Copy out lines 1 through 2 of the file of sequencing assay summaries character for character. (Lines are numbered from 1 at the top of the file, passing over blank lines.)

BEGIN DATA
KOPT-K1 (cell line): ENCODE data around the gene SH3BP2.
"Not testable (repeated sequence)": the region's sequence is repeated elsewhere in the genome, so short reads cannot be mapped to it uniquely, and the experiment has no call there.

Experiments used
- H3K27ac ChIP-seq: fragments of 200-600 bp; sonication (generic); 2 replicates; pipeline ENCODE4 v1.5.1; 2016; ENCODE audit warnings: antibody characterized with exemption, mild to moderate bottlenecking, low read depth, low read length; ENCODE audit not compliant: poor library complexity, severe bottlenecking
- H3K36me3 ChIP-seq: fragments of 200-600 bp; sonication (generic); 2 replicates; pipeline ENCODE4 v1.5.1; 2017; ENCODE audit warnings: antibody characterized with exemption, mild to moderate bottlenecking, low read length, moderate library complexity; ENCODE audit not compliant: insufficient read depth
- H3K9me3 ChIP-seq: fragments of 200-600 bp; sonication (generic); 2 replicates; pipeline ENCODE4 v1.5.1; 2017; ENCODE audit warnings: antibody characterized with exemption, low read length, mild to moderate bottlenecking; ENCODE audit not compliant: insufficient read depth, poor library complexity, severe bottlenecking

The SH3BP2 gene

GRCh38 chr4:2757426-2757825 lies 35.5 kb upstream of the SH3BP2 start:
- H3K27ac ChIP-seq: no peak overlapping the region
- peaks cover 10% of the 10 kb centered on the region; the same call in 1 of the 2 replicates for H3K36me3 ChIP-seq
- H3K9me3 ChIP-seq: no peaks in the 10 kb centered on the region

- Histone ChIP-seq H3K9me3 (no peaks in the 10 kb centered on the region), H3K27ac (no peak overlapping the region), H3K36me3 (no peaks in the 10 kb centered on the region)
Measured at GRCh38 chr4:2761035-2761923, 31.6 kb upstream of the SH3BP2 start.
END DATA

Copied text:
KOPT-K1 (cell line): ENCODE data around the gene SH3BP2.
"Not testable (repeated sequence)": the region's sequence is repeated elsewhere in the genome, so short reads cannot be mapped to it uniquely, and the experiment has no call there.